The military has required me to be a stay-at-home mom. Opportunity has not emerged for ministry in this season, but if it did and I was serving a church, would my boundaries be different? Would I suddenly relate to my age cohort in this whole new way just because I’m now a parent? It seems messy and perhaps it should be.

Both ministry and parenting are messy. This world is messy. It is so messy that there are ethical, wise people that are choosing not to have children, but that wasn’t my choice. I wanted to have children. I knew that I wanted to have children the minute I met my husband. I don’t think I realized it until I cracked the spine of this book but I needed blessing.

I needed to hear words of blessing in making this choice. I needed to be reminded that even in all that I fear about what challenges the world will offer my girls, there is grace. There is wonder. There is even delight. It is what these two women offer in the final chapter of this treasured book. They remind parents like me that there is lots to fear. We might even be raising small animals in an age of fear but this wonderful tome reframes that fear theologically. Picking up on the ancient wisdom in Proverbs, it is suggested that the “right way” to raise our children is to pay greater attention to who God created them. It is this that is our stewardship as parents. It is this that is our spiritual practice. Our daily contemplative prayer is to notice who our children are becoming. Fear need not win, but our minute-by-minute attention to love. This little nugget has already reframed how I approach all the worries and struggles of parenting. It’s reminded me to breathe. To slow down. To encourage my tiny toddler to share her feelings even when she doesn’t yet have words for everything on her little heart.

It’s the kind of book I want to give to friends. It’s the book I wish I had had ten years ago when I was the pastor that was supposed to know how to faithfully parent small children. It’s what I like most about this book: it’s not focused on how to raise progressive Christian children but how to best parent as a progressive Christian. I want my children to know my values. I want them to understand my faith even if they don’t choose to profess my faith when they’re old enough to do so. I need to know focus on my own actions so that I’m practicing forgiveness, sabbath, service, honoring my body and my stuff (including my finances) in such a way that my kids can see my faith.

I want this because I’m a Christian. Heck, I’m a pastor. I’m also married to an atheist. I co-parent with someone who does not share my faith and that’s the struggle I find in these pages. It is assumed by both Molly and Ellen that you have a partner who shares your progressive Christian values. I don’t have that. Honestly, I wonder how many parents that pick up this book have that. I think about all of the women that have brought their children to church while their partners did other things. I totally get Molly’s insistence that readers seek out a church and regularly worship as much as I love the practices she shares for rituals at home but these are not things that will work with my family. We’ll have to find a different way and there’s still no book written for that hope of progressive parenting. As many questions and hopes that this book offers, there is still some mess that needs blessing.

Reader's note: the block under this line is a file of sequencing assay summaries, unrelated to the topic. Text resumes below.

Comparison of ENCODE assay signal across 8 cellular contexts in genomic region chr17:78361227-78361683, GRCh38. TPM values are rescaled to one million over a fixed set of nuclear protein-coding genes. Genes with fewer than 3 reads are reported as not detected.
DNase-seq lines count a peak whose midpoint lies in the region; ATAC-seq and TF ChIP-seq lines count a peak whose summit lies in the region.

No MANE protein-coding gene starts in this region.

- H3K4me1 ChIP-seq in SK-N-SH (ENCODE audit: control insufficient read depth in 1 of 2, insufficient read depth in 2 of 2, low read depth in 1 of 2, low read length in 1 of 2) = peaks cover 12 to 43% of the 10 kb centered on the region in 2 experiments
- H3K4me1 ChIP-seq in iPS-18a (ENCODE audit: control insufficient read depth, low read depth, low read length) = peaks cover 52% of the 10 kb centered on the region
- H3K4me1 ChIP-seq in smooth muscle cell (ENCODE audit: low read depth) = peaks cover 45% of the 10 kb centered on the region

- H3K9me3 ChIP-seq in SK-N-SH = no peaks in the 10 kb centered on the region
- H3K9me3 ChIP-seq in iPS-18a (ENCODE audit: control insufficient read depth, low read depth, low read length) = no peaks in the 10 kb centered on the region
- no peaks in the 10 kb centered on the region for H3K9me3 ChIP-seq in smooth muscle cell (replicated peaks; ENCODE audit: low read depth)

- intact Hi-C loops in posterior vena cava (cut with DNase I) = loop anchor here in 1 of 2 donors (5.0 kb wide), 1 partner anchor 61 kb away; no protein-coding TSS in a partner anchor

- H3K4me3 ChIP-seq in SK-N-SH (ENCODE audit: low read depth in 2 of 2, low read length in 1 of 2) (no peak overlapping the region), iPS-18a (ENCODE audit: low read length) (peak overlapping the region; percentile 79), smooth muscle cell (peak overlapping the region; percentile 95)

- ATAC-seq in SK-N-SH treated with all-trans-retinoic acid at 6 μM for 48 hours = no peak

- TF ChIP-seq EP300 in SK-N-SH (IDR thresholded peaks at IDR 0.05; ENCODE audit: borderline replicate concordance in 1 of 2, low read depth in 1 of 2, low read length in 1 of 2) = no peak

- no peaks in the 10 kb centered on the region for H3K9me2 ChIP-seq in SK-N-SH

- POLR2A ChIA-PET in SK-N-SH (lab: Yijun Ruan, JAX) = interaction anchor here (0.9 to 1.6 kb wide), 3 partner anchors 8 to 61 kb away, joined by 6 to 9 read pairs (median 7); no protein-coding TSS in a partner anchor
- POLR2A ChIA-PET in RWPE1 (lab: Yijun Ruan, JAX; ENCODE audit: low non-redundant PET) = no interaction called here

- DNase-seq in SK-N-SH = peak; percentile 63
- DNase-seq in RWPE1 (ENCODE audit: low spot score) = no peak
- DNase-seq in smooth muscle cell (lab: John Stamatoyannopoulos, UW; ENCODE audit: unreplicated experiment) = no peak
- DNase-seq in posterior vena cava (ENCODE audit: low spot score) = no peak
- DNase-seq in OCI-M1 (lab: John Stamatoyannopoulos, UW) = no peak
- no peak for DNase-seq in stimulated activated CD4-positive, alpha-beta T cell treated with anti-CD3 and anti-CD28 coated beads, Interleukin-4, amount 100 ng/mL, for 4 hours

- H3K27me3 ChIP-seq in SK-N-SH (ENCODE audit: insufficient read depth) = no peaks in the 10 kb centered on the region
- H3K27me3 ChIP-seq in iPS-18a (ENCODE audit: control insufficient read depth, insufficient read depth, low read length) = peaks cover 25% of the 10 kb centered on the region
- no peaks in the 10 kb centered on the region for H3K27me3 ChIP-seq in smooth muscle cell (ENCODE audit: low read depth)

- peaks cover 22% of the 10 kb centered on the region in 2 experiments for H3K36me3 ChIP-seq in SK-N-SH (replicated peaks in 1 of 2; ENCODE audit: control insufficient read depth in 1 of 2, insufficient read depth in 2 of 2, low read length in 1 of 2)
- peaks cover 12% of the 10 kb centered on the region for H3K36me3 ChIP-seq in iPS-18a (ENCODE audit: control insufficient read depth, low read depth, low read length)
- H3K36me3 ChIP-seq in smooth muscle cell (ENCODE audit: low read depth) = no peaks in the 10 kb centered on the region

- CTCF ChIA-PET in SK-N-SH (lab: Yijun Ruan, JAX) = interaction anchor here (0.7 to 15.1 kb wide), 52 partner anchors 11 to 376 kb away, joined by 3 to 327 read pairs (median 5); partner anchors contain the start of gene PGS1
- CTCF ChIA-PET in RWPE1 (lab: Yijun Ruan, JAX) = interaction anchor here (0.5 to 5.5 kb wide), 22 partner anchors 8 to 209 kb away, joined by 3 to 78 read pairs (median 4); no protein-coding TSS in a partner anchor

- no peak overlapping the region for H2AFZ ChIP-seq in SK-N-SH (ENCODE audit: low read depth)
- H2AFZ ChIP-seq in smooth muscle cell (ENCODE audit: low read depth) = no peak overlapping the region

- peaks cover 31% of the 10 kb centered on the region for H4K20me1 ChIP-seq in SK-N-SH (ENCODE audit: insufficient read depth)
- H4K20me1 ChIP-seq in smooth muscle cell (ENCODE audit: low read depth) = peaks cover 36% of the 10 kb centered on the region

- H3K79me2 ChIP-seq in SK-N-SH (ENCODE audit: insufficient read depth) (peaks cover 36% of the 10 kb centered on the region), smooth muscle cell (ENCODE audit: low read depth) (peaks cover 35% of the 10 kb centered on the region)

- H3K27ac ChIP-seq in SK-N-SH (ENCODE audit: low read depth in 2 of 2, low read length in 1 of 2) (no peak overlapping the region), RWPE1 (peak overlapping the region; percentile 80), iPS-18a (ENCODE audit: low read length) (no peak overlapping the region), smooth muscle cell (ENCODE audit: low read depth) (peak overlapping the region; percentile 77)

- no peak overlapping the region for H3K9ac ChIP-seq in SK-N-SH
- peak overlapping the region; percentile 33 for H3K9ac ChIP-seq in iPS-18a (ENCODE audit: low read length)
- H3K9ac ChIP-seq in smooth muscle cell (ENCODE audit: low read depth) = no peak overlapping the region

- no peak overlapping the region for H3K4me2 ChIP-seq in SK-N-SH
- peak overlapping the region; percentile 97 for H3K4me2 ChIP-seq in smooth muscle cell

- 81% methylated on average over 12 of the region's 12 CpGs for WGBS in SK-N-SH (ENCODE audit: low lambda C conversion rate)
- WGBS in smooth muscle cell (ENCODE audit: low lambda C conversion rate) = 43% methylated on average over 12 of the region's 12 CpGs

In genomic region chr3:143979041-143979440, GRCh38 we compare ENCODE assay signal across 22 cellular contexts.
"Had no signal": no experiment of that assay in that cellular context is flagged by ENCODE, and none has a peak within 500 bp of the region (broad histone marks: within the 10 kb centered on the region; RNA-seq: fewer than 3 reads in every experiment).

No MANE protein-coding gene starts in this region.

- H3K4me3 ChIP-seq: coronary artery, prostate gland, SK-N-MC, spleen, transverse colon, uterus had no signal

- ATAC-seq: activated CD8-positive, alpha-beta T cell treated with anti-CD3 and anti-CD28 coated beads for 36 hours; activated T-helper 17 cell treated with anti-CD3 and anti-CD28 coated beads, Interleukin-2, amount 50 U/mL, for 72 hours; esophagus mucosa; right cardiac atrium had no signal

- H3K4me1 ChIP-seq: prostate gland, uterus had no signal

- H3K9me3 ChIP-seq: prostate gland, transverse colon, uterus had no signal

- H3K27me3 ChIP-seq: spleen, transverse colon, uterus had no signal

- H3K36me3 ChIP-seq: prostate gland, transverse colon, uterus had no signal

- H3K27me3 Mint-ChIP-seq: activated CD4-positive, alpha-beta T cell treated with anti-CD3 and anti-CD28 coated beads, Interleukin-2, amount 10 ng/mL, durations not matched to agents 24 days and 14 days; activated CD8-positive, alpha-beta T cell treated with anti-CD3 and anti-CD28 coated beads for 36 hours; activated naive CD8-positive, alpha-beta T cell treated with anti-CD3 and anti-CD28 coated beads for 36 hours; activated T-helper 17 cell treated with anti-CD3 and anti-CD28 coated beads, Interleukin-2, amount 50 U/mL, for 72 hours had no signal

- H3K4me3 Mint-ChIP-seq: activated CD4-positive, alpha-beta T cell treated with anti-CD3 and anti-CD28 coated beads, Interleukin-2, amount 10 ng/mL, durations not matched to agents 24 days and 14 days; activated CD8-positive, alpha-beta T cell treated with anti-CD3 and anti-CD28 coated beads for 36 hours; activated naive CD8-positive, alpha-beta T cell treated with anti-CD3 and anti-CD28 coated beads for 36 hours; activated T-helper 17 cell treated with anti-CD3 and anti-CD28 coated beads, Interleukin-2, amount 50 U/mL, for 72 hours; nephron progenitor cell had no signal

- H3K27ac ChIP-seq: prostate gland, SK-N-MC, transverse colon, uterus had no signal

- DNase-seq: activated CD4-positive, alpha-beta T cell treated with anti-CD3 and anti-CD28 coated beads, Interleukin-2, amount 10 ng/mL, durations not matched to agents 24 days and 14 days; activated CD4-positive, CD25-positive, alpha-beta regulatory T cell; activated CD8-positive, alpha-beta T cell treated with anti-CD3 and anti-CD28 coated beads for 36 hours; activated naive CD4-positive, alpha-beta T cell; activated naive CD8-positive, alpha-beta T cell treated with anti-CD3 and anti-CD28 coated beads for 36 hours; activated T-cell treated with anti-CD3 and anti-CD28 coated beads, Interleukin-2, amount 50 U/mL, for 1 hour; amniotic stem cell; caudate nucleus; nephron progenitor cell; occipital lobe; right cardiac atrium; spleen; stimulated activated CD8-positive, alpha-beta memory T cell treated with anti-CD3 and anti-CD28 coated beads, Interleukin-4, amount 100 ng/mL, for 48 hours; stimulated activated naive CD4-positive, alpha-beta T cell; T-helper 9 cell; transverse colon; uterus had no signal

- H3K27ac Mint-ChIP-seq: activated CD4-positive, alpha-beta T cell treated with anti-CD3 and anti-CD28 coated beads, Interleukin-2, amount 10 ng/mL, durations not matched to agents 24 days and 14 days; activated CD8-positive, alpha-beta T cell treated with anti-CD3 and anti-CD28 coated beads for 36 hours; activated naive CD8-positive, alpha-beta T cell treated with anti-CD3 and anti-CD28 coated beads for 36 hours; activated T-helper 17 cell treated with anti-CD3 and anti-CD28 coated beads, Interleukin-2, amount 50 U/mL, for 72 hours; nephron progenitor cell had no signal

I am honored to have been part of the Bless This Mess Launch Team where I got a free copy of this book from Convergence Press for my honest review. It is my greatest joy to recommend this book to other parents. 

New Traditions for Our Family

My husband is an atheist.

That’s right. I am an ordained minister in the Christian Church and I married a man who could care less about anything remotely related to God.

He will be quick to amend that. He will say that he does care. He cares because I care but it’s not quite the same. It’s not the same as having a partner seated next to you every Sunday in church. It’s not the same as having a spouse that shares some similar experience from childhood. He didn’t have that. Mine was weird.

My father is also an atheist. Or at least, at one time, he said he could care less about God. It was shortly after my mom had died. They’d fallen in love, had two children and then she was diagnosed with breast cancer. They’d been been married eleven years when she died. It was not the ending he would have imagined. It certainly wasn’t what he wanted. He had every right to be mad at God, but that wasn’t how I dealt with it. Instead of rejecting God, I snuck off to church.

It was, as I tell those in the churches I’ve served, my young rebellion.

Marrying my husband was not a rebellion. He just happens to be an atheist. He’s an atheist who chose to marry a Christian pastor and regularly jokes about the bake sales he’ll host as a pastor’s husband when he retires from the Army. There are a lot of things that make our marriage wonderful, but Christmas can be hard.

For you see, I adore Christmas. It starts with Advent. It’s a season that echoes with my soul every single year. It calls me into greater attention with the needs of this broken world and forces me to focus on what I can do to bring hope, peace, joy and especially love into a world that needs so much more of these things, but I love the decorations. I love the lights lining the roof of my neighbor’s home. I love the gift giving and the twinkly tree that I turn on again the minute I wake up.